Thoughts from the Annual Gathering by Barry Watson

Castlemilk Parish Church recently joined Eco-Congregation Scotland and Barry Watson took part in our Annual Gathering on 20th April. The Gathering this year was all about food. After the Gathering Barry wrote to us and we would like to share his thoughts (with his permission of course) with you.

Firstly, thank you for a very interesting, helpful and absorbing day – my first attendance at the Gathering.  Once I can download the slides etc from the website, I will have plenty to work with for our ‘Project’ – a new Church building in the centre of our Castlemilk and fit for the 21st century – something which is going to take at least the next three to four years.  

The discussion on food reminded me of a quotation I took a note of quite ‘a while ago’, which I am sure your team will find useful if they do not already have it.

“We share bread and wine which symbolise all the ways in which human beings live together and tear each other to pieces.”

Think of the domination, exploitation and pollution of man and nature that goes with bread, all the bitterness that goes with competition and class struggle, all the organised selfishness of tariffs and price rings, all the wicked oddity of a world distribution that brings plenty to some and malnutrition to others, bringing them to that symbol of poverty which we call the breadline.

And wine too – fruit of the vine and work of human hands, the wine of holidays and weddings, the wine that loosens you up inside and so is such a good symbol of forgiveness, wine which is water and fire in one. This wine is also the bottle, the source of some of the most tragic forms of human degradation, drunkenness, broken homes, sensuality and debt.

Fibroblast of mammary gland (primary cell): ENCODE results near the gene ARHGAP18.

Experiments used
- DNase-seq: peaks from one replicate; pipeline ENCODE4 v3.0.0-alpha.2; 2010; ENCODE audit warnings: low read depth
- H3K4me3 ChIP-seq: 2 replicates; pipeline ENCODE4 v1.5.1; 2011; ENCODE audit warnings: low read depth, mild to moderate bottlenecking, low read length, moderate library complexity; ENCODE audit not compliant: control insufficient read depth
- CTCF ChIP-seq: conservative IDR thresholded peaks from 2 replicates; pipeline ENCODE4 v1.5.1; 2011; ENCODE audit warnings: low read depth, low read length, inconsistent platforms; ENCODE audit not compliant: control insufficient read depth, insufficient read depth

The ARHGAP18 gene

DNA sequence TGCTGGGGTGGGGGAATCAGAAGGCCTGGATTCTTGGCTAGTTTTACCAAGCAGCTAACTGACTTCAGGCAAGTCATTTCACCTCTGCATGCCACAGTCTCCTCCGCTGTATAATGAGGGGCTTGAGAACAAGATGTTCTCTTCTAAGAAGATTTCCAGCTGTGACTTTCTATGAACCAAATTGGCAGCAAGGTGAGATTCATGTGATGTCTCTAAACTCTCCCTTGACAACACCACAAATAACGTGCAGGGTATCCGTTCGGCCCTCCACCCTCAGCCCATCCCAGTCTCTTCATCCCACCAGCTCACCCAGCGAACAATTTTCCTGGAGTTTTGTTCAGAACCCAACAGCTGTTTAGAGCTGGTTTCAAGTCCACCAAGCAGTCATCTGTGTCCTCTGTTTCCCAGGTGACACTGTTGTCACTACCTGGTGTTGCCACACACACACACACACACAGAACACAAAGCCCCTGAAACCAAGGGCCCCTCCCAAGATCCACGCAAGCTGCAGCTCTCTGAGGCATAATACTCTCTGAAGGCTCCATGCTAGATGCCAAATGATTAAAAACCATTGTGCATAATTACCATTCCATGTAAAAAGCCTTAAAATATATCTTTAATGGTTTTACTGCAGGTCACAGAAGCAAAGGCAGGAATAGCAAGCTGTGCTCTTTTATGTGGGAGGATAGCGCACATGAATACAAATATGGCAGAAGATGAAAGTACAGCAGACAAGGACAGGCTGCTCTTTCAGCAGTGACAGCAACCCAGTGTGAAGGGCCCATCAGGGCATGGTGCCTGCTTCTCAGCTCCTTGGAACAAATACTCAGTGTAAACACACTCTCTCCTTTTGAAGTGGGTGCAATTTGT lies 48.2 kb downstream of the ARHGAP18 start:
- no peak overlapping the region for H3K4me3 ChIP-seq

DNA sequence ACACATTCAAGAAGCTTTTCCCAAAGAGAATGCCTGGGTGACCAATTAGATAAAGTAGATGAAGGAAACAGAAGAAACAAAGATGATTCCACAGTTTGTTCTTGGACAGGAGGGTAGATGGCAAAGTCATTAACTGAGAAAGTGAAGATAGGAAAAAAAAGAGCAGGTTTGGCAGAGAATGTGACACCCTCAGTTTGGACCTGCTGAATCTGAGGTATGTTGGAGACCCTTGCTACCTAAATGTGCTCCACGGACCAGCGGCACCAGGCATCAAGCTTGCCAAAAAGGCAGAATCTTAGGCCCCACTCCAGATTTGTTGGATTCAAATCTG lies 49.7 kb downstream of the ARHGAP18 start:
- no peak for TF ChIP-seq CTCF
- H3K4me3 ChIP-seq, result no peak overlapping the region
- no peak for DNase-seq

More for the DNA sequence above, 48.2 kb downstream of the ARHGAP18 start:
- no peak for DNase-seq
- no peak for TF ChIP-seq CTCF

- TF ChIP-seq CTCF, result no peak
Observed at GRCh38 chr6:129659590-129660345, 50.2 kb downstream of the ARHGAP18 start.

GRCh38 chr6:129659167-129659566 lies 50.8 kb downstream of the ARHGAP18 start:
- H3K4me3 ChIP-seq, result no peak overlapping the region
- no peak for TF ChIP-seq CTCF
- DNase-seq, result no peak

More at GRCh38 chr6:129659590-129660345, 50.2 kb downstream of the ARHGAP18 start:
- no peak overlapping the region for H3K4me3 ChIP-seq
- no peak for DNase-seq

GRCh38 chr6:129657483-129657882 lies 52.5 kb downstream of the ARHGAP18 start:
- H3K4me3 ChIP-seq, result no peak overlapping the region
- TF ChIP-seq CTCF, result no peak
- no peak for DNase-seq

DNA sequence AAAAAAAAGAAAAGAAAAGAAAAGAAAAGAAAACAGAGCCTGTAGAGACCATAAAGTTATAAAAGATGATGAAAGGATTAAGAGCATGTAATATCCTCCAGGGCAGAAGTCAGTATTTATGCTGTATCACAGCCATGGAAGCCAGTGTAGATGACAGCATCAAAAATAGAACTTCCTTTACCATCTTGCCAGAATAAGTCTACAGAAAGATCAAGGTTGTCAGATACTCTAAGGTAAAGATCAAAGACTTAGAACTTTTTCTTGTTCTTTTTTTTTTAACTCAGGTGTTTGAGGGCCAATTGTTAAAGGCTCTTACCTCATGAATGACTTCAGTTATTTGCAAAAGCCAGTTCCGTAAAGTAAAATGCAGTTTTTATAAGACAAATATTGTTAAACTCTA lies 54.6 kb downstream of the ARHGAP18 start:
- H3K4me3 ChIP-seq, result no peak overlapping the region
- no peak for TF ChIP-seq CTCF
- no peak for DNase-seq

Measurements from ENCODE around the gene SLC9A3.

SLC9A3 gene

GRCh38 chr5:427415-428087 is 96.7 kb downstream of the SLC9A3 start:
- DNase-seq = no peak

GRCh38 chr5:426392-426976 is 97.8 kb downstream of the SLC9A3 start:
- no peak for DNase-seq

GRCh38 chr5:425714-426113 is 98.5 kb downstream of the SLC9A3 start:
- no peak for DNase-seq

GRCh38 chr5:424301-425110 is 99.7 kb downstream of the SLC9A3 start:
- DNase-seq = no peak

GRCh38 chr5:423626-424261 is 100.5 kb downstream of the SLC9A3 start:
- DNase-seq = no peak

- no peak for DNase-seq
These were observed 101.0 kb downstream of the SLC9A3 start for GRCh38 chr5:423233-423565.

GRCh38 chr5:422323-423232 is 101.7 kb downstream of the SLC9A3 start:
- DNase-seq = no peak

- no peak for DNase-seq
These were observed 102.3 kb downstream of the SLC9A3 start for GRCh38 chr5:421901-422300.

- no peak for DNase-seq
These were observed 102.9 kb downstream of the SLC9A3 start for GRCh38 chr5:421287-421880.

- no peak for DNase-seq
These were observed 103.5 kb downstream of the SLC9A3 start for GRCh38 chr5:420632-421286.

When we take bread and wine we take all of this; our attempts and failures to live together, all that is ugly and all that is beautiful and offer them to God to make sense of them and to consecrate.”

From “Our home encloses treachery and death”, Arguments for Easter, Tim Radcliffe OP, Independent 23 March 1989
And a personal reflection on ‘the spiritual significance of sharing food’.   Last year, my elderly mother, who is now very frail and also blind, was in hospital on her 88th birthday.  I took in a birthday cake (with permission, of course), which was also shared among the other patients on the ward.  Then there was the problem of how do you actually try to eat a piece of cake which you can not see and will crumble when you try?  I had to help, of course. I was concentrating on being very  practical, while thinking ‘I am spoon feeding my own mother’.    I don’t remember thinking anything particularly ‘spiritual’ at this point,  but on reflection perhaps this was just such a moment which ‘the spiritual significance of sharing food’ is all about. My Mum is still with us..
Thank you again for [the Gathering].
Peace be with you.
Yours sincerely
Barry Watson
Castlemilk Parish Church